If you don’t understand how to use data, can you be a leader of a health and human service organization? Given the importance of using technology for competitive advantage (see Building Your Tech Edge: Using The Power Of Information & Technology For Competitive Advantage and Strategy, Competitive Advantage & Positioning For Sustainability – What Are The Options?), my answer to this question would be “no.” This concept and the core elements of organizational data strategy were the focus of the presentation, How Do You Build A Better Data Strategy? Using Data & Predictive Analytics To Lead Your Organization, by Ravi Ganesan, Chief Executive Officer of Core Solutions, Inc., at the 2015 OPEN MINDS Executive Leadership Retreat.
One of the key points made by Mr. Ganesan was that, unlike other industry sectors, many organizations in the health and human service field have traditionally been “data poor.” For the executive teams of these organizations, in an attempt to dispel the confusion of working in a data poor environment, they are now producing so much data that they are once again limited in their ability to make decisions. As the saying goes, they are data-rich and information poor.
Mr. Ganesan discussed this phenomenon and the need to develop a data strategy. He noted, “This is easy to do, but it’s also very easy not to do. It is important to remember that data is a corporate asset, and if it’s that important, we need a strategy for how we handle that data.” But, to do this, executive teams first need to assess how “data mature” their organization currently is. There are four stages of data maturity:
Undisciplined – There is data, but the lack of an organization-wide tech strategy leads to a lot of data redundancy and a waste of both technology and human resources.
Reactive – There is still poor organization-wide buy-in, but there are better quality technical employees with a stronger emphasis on the process and the data produced.
Proactive – Management has recognized data as a “corporate asset” and data management initiatives have become common at all levels of the organization.
Governed – Data models are used to capture the business meaning and technical details of all corporate data elements, and the organization has adopted a “zero defects” data management policy.
|Data Maturity – Undisciplined|
|People||Few individual contributors|
|Process||Chaotic and project focused
Putting out fires
Data redundancy and wastage of resources
|Technology||General purpose tools
Minimum data cleansing and standardization
Manual quality improvement process
|Risk and Reward||High Risk; Low Reward|
|Data Maturity – Reactive|
|People||Success depends on the skills of technical employees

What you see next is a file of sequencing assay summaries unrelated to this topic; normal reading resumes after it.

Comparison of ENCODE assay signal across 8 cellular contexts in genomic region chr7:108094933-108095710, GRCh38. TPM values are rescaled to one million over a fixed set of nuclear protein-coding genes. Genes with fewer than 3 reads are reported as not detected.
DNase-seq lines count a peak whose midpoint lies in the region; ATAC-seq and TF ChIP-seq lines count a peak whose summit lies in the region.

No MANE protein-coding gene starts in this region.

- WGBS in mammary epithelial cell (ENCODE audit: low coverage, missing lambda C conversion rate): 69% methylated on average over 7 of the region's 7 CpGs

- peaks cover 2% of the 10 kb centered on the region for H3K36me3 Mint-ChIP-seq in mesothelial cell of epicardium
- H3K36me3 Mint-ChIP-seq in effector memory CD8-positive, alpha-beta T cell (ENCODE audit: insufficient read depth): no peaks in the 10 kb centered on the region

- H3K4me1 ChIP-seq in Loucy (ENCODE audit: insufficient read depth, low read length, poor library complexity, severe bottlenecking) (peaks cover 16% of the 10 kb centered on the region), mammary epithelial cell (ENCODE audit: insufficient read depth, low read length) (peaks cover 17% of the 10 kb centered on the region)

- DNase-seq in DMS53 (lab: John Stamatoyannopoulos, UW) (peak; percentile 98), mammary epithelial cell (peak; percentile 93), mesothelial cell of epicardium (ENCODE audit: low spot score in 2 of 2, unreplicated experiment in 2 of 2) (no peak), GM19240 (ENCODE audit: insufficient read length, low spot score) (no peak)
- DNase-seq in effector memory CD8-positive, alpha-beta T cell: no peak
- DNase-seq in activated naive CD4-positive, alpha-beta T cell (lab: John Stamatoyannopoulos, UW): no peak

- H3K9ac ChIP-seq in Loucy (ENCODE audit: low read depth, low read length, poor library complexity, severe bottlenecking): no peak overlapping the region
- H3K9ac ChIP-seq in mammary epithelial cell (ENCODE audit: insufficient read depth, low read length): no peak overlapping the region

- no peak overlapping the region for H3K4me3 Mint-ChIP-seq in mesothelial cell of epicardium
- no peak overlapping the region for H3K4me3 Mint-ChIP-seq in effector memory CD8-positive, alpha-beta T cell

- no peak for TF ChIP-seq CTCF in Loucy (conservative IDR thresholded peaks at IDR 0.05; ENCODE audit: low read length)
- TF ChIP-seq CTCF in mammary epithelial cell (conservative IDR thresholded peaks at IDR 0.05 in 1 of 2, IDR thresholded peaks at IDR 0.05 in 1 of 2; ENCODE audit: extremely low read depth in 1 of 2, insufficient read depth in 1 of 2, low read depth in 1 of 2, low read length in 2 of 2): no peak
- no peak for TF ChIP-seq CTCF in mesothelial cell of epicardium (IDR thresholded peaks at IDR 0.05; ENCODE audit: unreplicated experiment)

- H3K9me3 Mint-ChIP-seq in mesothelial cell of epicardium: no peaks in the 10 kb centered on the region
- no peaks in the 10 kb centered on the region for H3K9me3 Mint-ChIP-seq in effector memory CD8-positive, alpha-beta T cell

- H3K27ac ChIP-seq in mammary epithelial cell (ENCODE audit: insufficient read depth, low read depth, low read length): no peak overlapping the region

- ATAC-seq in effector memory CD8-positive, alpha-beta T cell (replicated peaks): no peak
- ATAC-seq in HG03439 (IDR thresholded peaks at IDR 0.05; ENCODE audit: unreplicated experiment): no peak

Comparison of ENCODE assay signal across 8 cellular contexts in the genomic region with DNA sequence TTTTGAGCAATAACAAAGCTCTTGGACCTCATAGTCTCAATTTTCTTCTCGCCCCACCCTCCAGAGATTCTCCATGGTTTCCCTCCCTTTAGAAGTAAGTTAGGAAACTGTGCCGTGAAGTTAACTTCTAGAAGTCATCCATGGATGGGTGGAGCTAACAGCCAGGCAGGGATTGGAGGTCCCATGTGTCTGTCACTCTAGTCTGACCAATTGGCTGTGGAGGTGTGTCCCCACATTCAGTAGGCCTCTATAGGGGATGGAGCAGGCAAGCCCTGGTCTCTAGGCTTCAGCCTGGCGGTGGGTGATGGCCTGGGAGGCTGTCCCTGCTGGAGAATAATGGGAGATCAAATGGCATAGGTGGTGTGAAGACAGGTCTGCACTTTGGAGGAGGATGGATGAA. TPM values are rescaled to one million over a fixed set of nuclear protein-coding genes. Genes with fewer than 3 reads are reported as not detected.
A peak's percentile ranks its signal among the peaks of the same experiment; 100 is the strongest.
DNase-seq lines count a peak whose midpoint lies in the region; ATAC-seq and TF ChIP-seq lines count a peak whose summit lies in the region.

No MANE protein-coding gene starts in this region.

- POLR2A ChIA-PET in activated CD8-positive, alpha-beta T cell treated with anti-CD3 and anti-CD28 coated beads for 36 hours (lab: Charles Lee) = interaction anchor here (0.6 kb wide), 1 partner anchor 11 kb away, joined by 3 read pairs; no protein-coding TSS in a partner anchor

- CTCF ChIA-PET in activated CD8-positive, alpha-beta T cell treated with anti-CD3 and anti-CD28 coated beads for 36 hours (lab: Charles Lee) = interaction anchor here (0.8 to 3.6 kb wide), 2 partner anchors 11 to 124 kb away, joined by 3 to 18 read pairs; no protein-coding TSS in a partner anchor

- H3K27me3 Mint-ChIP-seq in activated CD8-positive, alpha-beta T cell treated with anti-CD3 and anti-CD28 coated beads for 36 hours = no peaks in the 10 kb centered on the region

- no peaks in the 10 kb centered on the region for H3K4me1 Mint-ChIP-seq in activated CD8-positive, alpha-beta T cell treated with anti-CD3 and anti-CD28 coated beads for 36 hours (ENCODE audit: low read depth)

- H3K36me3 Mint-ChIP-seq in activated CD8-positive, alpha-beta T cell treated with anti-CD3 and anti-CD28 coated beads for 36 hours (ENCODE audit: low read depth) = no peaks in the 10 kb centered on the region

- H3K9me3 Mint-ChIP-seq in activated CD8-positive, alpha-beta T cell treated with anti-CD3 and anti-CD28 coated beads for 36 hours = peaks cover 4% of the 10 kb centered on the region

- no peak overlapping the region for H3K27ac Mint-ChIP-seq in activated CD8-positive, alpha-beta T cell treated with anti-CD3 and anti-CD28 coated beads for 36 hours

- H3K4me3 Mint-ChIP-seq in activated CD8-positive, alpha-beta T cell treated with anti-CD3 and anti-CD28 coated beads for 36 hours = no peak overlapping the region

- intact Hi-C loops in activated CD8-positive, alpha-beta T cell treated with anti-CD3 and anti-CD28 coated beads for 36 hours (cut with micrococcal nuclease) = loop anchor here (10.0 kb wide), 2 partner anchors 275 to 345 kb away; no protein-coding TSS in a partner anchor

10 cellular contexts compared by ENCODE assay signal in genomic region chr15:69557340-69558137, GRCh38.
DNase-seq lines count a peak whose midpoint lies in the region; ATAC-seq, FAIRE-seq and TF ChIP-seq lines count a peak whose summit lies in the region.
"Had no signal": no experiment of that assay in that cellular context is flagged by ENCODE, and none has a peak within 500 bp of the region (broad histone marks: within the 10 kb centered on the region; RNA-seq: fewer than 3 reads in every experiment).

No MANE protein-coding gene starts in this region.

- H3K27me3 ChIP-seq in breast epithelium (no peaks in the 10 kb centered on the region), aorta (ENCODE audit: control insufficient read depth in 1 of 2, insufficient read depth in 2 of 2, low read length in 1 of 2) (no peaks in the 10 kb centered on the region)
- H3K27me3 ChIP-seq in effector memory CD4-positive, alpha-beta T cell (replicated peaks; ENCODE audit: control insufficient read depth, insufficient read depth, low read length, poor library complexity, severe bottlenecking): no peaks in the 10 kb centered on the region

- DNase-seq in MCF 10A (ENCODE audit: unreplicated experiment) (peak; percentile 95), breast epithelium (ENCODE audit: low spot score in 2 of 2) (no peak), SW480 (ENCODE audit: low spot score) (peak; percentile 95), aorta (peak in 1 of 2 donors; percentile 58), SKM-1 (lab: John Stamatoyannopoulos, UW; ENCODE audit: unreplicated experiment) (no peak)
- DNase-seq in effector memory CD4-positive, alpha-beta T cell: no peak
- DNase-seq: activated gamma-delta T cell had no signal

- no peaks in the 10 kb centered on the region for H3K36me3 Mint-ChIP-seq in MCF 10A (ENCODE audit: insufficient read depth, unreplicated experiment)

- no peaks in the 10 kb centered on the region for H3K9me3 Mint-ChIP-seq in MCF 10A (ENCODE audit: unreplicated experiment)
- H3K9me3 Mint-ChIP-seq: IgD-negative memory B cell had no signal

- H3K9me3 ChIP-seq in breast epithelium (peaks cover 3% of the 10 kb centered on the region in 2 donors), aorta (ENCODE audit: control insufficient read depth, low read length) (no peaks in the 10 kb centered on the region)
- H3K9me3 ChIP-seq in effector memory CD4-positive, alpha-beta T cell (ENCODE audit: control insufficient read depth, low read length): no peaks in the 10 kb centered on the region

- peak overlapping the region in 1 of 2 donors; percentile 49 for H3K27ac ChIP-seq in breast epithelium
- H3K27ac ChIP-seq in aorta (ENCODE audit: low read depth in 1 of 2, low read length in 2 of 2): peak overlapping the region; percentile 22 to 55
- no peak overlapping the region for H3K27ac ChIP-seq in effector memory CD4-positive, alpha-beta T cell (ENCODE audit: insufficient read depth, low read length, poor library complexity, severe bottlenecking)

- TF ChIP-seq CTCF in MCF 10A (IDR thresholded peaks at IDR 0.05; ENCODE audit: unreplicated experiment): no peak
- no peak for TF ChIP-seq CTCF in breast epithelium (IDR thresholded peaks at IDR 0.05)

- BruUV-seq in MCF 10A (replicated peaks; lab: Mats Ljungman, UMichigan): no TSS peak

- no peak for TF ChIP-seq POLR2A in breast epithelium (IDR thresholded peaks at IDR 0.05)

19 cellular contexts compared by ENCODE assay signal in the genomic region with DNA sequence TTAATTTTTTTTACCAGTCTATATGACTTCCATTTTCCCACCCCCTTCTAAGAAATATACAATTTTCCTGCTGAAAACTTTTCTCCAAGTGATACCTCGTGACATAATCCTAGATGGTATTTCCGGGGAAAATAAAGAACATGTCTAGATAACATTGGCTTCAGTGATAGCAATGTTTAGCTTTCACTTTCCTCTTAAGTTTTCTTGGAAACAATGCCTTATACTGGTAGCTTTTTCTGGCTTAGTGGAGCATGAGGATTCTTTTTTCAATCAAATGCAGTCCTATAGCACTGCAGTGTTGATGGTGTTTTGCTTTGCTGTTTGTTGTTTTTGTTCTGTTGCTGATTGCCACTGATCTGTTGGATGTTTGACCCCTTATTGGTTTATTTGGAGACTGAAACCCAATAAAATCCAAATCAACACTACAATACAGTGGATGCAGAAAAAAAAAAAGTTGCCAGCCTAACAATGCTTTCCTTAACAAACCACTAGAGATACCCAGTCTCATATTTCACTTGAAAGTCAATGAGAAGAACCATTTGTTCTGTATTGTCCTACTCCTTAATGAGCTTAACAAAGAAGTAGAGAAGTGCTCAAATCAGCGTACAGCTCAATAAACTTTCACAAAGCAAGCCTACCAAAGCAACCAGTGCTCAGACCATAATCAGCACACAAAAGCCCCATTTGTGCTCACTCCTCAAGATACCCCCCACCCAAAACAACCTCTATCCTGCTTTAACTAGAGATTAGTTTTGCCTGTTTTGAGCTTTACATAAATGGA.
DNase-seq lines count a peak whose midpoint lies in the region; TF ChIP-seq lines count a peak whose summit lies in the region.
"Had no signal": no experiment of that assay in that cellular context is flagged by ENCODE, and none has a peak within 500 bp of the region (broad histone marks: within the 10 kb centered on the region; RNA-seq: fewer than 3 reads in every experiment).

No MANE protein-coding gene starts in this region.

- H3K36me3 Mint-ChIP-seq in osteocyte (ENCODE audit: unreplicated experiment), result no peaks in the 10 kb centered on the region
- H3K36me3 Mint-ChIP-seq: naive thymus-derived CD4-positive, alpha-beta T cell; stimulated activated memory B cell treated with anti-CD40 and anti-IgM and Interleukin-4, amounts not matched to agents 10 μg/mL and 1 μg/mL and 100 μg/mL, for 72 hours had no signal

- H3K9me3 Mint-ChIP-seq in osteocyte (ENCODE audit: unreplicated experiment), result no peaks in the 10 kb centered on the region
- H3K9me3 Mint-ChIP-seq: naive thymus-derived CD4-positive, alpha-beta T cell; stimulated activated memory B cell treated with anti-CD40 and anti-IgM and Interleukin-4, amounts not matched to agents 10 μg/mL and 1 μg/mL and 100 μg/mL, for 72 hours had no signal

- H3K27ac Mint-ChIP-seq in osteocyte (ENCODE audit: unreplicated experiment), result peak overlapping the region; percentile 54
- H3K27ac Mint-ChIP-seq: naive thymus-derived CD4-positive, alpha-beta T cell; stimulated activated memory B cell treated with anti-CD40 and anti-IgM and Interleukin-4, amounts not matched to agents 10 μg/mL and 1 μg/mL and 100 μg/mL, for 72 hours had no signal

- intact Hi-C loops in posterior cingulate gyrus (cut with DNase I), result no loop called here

Individual process owners; no corporate buy-in
|Process||Stronger process emphasis; better at correcting data quality issues as they occur
Processes are focused on recently discovered problems
|Technology||Tactical data management tools
|Risk and Reward||Risk High; Reward Limited|
|Data Maturity – Proactive|
|People||Increased recognition from management on data as a corporate asset
Most areas of the organization are focused on data management initiatives
Emergence of Metrics
Focus on problem prevention vs correction
|Technology||Technology providers become strategic partners
Emergence of corporate data management group
|Risk and Reward||Risk – Medium/Low; Reward – Medium/High|
|Data Maturity – Governed|
|People||Executive support for data quality management
Operational data management group
“Zero Defect” policies for data management
|Process||Processes for data consistency and accuracy
Impact analysis for new initiatives
|Technology||Data models capture the business meaning and technical details of all corporate data elements
Standard metadata and rules
Results of data quality audits are continuously inspected,
|Risk and Reward||Risk: Low; Rewards: High;|
Once you have assessed you organization’s current data maturity and use of analytics, you can build a strategy that moves you closer to the “governed” level of data management. Mr Ganesan noted – “Data informed decision making means you must take action. You have to use the data, and you must empower the staff to do so also. Think of data, and using data as the driver in the behavior modification business. [Organizations] leverage data to create success, dramatically shortening cycles, and the competition is now someone you don’t know yet. Technology enabled businesses are the more likely to be successful in this environment.”
For more on leading with data, don’t miss the session, How To Make Technology Work For You: The Four Pillars Of Strategic Tech Success, with OPEN MINDS CEO Monica E. Oss, on October 28 at The 2015 OPEN MINDS Technology & Informatics Institute. And, if you couldn’t join us in Gettysburg, be sure to check out our live coverage on Twitter @openmindscircle #OMLeadership, and look for photos of the retreat on our Facebook page at https://www.facebook.com/openmindscircle.